End-3rd: Remember my OT stats at the top of this blog. Go get em. Here we go at 3-3. Shots are 41-29. Sabres move a point ahead of Carolinq with their eighth of the road trip. Now going for No. 9.

Second Period

Of note: The Bruins' PR staff is one of the best in the league. Pregame notes are stellar and they produce between-periods and post-game information sheets the like of which every team should copy (hint, hint, Sabres). Here's a nugget they just passed out -- The Bruins are 37-4-4 in games in which they've lead at any point. That's points in 41 of 45 games. Pretty staggering. But there's this addendum: Two of the four losses were to Buffalo, on Dec. 15 in HSBC Arena and here on Jan. 20.

7:58 p.m: The puck is dropped.

19:37 left: Miller stops Recchi on a play set up by a terrible blind back pass by Mancari. He'll get a one-way ticket never to return with plays like that. 

17:40 left: Sekera stopped and Connolly just fails to get the rebound.

14:17 left: Thomas with more robbery, including a diving stop on a Connolly rebound. The play ends, the scrum ensues and Chara is right in the middle with Grier. In the end, McQauid and Grier go for roughing. The Sabres have a 19-18 edge in shots in this game; it was once 10-3 for Boston.

13:06 left: Chara goes for boarding and that was a terrible call. He pushed Montador down and Montador slid 10 feet and hit the boards with a thud. 

12:47 left: Thomas robs Vanek but another penalty, Seidenberg for cross checking. That was legit. So it's a 4-on-3 for the Sabres for 30 seconds, then it will be 5 on 3.

10:43 left: The two-man edge was for 1:10 and the Sabres didn't score as Stafford fanned on one shot, passed too hard to Vanek on another. Thomas made good stops on Pominville and Boyes. And now the Sabres get a too many men on the ice penalty. Not good.

8:34 left: Grier and Pominville block Chara shots but just as the penalty ends, the big guy gets in tight to feed Ryder. His first shot is stopped but Recchi bangs in the rebound. Special teams, special teams. Bruins lead, 2-0.

8:07 left: Big answer. Ennis gets in tight, holds it, holds it, hold it and flips it up and in off McQuaid from the goal line just to the right of the net. Ennis' 15th. Bruins lead, 2-1. Sabres their first goal on their 27th shot of the night. 

5:49 left: Another Boston penalty. Boychuk for holding. The Sabres have a 19-6 bulge in shots on goal in this period. Doesn't seem like the ice is tilted that much but Buffalo has been good. Except on the power play. Here's another chance.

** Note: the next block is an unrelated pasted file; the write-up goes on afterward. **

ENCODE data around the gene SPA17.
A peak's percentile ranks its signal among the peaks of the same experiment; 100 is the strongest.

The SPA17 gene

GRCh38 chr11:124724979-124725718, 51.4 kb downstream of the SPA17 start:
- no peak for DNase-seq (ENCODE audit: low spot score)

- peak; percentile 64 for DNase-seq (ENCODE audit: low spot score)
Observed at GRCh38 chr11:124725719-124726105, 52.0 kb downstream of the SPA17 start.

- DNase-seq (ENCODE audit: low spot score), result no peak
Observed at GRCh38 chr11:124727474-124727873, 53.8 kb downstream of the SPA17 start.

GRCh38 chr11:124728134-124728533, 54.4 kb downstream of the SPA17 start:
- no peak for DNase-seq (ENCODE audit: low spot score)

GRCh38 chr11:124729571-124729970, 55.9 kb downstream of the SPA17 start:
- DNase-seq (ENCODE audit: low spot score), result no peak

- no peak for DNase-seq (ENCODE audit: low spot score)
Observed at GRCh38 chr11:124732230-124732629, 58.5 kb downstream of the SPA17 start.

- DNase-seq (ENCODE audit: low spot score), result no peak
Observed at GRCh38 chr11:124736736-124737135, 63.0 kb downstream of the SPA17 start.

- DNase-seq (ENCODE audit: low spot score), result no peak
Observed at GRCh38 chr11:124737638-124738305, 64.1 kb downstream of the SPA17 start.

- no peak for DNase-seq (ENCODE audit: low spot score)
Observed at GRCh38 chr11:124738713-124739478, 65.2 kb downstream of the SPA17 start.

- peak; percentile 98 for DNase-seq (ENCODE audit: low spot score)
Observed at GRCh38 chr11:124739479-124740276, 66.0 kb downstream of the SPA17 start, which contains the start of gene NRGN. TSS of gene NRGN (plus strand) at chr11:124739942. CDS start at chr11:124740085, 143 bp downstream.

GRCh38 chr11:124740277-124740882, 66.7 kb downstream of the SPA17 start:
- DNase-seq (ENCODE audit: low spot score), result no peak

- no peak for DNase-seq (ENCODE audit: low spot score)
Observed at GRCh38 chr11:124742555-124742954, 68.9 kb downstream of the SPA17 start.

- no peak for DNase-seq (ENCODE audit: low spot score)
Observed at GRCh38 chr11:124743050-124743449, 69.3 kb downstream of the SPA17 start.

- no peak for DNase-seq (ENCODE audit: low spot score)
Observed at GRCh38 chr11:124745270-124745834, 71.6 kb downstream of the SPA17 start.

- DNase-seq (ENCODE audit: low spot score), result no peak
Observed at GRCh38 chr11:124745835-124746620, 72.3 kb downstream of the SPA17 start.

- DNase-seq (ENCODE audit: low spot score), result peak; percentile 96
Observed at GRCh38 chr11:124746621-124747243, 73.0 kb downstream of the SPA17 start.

5:00 left: What a play by Sekera to save a breakaway by Brad Marchand, who was off to the races after Butler missed the puck at the Boston line. But Sekera quickly caught up to Marchand so no chance for short-handed goal No. 13 against Buffalo. As for this power play ....

3:40 left: No shots on goal on the PP.

2:52 left: Another Boston penalty, Kaberle for tripping. Sabres should decline.

1:08 left: I take it back. Vanek half fans on an Ennis pass but gets enough of it to chip it over Thomas. Great play at the point a few second earlier by Myers to keep the puck in after his point shot got blocked. Game tied, 2-2.

48.9 left: Big bout at center ice between McQuaid and Gaustad. Lots of shots but decision to McQuaid on that one.

8.2 left: Another scrum that's really nothing until Gerbe sent a Bruin flying. Eventually, Lucic and McCormick slug it out and the place is going wild. That was a pretty ill-advised shove by Gerbe. Butler ended up with the extra penalty for roughing.

End-2nd: We're tied at 2-2. Wild period. Sabres had a 22-7 edge in shots and it's 33-22 through two. 

First Period

7:07 p.m.: The puck is dropped.

19:20 left: Big cheer as Chara takes the ice for the first time. And the crowd is chanting "Cha-ra, Cha-ra"

18:04 left: Miller with some robbery on Nathan Horton, who took a pass and walked right around Connolly. A few seconds earlier, Chara drilled Pominville in the corner. He only knows one way to play.

17:06 left: McCormick and Campbell talk, look at each other and drop 'em in the corner. Big decision to McCormick drew a few gasps from the crowd.